Record Label: AOP Records
This Is Black Metal Rating: 9/10
Mention the word Ellende to someone who knows nothing about music and they’ll naturally assume you have just insulted them, but forgotten to pronounce the “B” at the start. Mention it to a person who actually knows something about music and they’ll assume you are referring to Elend, the French Neo-Classical artist responsible for some seriously beautiful work back in the 90s, and of course, more recently. On both occasions, however, no one would suspect you were talking about Austria’s Ellende, a Post-Black Metal act that has been swimming shark-like just under the surface for many years. No more. With “EBS”, (I’m not writing that title again) Ellende has truly arrived.
It, of course, must be noted that this band is a “Post BM” band, and so take inspiration from Black Metal, rather than acting as a Black Metal band in their own right, or so that’s my understanding of the whole ”post” this and “post” that nonsense. If I were to hear this without a brief telling me what genre the band fell under, then I would take this as a BM release. But it seems the band doesn’t want this label, and so a feeble, nondescript description will have to do.
Lecture over, ( ie, fuck off with these pathetic sub-genre descriptions of your music, be Metal, or don’t…) let’s look at what Ellende has to offer.
“Intro,” is just that, a melodic piano piece that’s soon enhanced with some melancholic choral work and even some acoustic loveliness, all designed to make us think we’re in for an easy ride…but hang on…
“Unsterblich” arrives with a four-second warning at blistering speed and wakes the whole affair up in rather a pleasant fashion. There’s a beautiful central riff drifting through the track accompanied by a strong BM (inspired) rasping vocal
courtesy of someone going by the name of “L.G.” It would also appear that L.G. does everything in the band, and so should be lauded as a highly talented individual. After various stops and starts, Unsterblichsnaps to a very disciplined halt and it’s onto “Ruhelos,” another 7-minute affair that stars reasonably slowly and even employs some Stewart Copelandstylee rim shot work to keep us entertained. Eventually, the track kicks in with some pained shouting, after which the track bounces between BM-paced metal and slower, more melodic chunks of solid beauty, complete with high female choral work drifting ethereally in the background. It’s all very nicely put together and extremely accurate, in a Swiss train timetable kind of way. Nothing is out of place, there isn’t a flat note or even a murmur that’s out of synch. A detective would describe this music as “ good, almost too good” and consequently look for the reason as to why…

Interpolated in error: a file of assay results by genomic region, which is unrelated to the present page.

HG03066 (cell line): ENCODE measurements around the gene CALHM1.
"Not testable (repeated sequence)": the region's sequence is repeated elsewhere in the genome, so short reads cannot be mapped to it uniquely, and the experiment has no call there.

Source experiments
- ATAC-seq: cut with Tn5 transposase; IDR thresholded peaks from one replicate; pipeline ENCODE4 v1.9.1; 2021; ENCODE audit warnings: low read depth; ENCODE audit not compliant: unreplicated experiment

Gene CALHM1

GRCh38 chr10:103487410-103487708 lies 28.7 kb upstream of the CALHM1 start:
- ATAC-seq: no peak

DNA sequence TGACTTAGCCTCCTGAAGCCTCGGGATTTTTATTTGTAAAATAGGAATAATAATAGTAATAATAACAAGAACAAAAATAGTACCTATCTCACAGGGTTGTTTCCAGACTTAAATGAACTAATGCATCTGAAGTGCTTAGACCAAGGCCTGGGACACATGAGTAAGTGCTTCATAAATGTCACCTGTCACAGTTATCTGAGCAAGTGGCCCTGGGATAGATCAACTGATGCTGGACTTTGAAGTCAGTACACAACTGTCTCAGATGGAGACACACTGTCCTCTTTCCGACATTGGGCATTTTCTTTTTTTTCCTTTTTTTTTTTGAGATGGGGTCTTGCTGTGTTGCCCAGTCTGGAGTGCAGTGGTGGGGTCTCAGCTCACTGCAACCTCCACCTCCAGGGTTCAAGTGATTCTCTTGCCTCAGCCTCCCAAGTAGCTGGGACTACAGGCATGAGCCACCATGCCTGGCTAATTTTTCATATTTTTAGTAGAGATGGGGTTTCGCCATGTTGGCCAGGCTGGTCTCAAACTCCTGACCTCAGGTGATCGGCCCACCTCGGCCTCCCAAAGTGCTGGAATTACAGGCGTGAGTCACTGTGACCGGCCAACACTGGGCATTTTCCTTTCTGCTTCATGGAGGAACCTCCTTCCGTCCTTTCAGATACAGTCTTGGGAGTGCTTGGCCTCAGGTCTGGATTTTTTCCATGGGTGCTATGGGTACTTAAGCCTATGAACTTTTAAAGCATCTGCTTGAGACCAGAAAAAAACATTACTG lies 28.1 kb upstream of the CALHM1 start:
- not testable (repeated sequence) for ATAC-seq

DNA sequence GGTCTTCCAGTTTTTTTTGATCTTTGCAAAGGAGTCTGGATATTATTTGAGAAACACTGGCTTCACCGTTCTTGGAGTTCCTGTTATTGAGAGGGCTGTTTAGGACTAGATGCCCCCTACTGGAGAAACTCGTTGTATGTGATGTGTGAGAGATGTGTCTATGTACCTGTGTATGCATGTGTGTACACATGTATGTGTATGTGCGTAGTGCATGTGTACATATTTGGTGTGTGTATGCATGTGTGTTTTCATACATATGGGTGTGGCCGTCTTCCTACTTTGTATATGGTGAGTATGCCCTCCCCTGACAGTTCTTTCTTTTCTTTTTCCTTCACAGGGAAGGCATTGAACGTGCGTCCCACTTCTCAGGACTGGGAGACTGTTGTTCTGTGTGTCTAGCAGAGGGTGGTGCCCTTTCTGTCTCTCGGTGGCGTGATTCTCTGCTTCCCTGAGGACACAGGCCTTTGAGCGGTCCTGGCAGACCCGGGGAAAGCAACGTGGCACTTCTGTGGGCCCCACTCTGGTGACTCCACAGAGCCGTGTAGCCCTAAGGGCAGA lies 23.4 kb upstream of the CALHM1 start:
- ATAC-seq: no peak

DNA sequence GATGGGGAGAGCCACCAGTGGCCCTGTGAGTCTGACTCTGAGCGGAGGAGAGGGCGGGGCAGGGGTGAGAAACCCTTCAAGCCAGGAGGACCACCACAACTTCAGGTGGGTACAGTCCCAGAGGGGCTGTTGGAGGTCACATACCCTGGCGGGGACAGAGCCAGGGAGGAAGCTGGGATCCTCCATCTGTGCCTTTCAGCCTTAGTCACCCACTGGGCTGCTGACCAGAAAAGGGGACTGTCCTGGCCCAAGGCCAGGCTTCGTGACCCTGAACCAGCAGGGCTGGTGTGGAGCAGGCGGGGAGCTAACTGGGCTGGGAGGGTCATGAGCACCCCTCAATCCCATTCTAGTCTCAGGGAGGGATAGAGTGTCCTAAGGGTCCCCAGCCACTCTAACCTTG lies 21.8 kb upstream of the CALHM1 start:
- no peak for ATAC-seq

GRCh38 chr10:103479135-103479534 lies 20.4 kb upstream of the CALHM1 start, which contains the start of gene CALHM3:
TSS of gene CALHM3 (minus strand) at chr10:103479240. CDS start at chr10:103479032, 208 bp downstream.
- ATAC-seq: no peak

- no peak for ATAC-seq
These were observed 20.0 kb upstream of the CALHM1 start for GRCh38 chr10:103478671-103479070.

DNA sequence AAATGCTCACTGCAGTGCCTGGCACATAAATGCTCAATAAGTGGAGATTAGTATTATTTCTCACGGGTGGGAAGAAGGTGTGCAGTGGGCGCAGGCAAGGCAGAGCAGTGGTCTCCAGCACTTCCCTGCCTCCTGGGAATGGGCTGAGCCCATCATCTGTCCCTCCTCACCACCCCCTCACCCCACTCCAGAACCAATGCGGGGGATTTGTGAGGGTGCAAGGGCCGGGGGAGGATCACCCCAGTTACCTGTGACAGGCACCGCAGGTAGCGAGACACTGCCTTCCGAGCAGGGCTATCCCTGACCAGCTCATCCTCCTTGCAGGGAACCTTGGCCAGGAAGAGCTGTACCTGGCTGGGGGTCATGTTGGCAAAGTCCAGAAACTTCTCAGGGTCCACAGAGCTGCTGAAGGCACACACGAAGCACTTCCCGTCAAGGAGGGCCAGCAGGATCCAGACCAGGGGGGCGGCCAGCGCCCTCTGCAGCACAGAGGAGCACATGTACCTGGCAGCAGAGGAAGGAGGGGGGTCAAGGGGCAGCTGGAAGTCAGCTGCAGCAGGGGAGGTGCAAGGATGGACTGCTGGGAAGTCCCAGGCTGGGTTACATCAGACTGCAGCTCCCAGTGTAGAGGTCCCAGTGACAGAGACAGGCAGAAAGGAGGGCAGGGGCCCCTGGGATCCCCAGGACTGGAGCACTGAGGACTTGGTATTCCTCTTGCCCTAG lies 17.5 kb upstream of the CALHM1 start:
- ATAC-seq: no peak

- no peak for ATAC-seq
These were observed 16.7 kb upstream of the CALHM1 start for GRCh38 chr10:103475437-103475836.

“Hand Aufs Herz” follows immediately and is a real blinder. Startlingly fast and full of nightside synth accompanying the competent guitar work, this track soon breaks itself down into a work of accomplished beauty, the slower waltzy middle section taking center stage and securing this track as the album highlight so far. A breathtaking piece of music. LG, whomever you may be, take a bow.
“Someday” reminds us that this isn’t a BM album per se, with its nicely arranged piano lilt and weirdly arranged clattering drums, we can be solidly reminded that this is a “Post-BM” release. All very nice if you’re into Slowdive and another shoe-gaze ness from 1993. But don’t go away thinking it’s no good, because musically this is a work of technical mastery.
“Freier Fall” opens with a beautiful horn section, (weird but true) that’s soon joined by some kind of clattering percussion that for all the world sounds like it’s from a cowboy movie from 1958 (weirder, but still true). Eventually, normality is restored and the track kicks off at Mach 2 – which isn’t weird, and is in fact superb. The tune to this track is genuinely heartbreaking, and everything that Black Metal should be. This is truly inspired, original musicianship at its finest and is one of the tracks of the year in my (very) humble opinion. I’m going to listen to that one again…
That done, “Abschied” explodes into life with predictable accuracy. And that’s becoming a bit of a theme with this album. Absolutely nothing is left to chance, there’s not a hint of feedback, not a second that’s under-produced, not a single moment out of place. With a purely Black Metal release, I’d be viewing this as a little suspect, as if the album were missing a little bit of spirit. But as it is, a “Post-BM” album, I can offer nothing but praise – this is another track of high quality, high-speed Black Metal “inspired” music that sears the soul and should warm the dark spaces where the hearts of TIBM listeners should be..
All too soon here we are at the finale, the tricky to spell “Verletzlich,” the opening of which is full of oohs and ahhs backed up by a gradually rising plethora of nicely placed guitars and effects, and we’re even treated to that “cowboy” rim shot again. Lucky us. Toward the end, we are given a speech, something to do with “distortion” and the album winds itself up and disappears into the ether…
This is a nicely assembled work. Most of the elements should appeal to a regular listener of Black Metal. There are a few bits that might not, but that’s pretty much the norm for all albums. I’m not too sure about this whole “Post-Black Metal” genre approach. You may have to forgive me on that one, I’m just an old man stuck in his ways.
For sure, Ellende has produced a really strong work here. It’s accurate, ( occasionally unnervingly so), melodic, beautifully orchestrated, wonderfully executed and superbly written. And it’s just good to listen to.
And if that simple fact trumps all of the genre nonsense, then I’m in.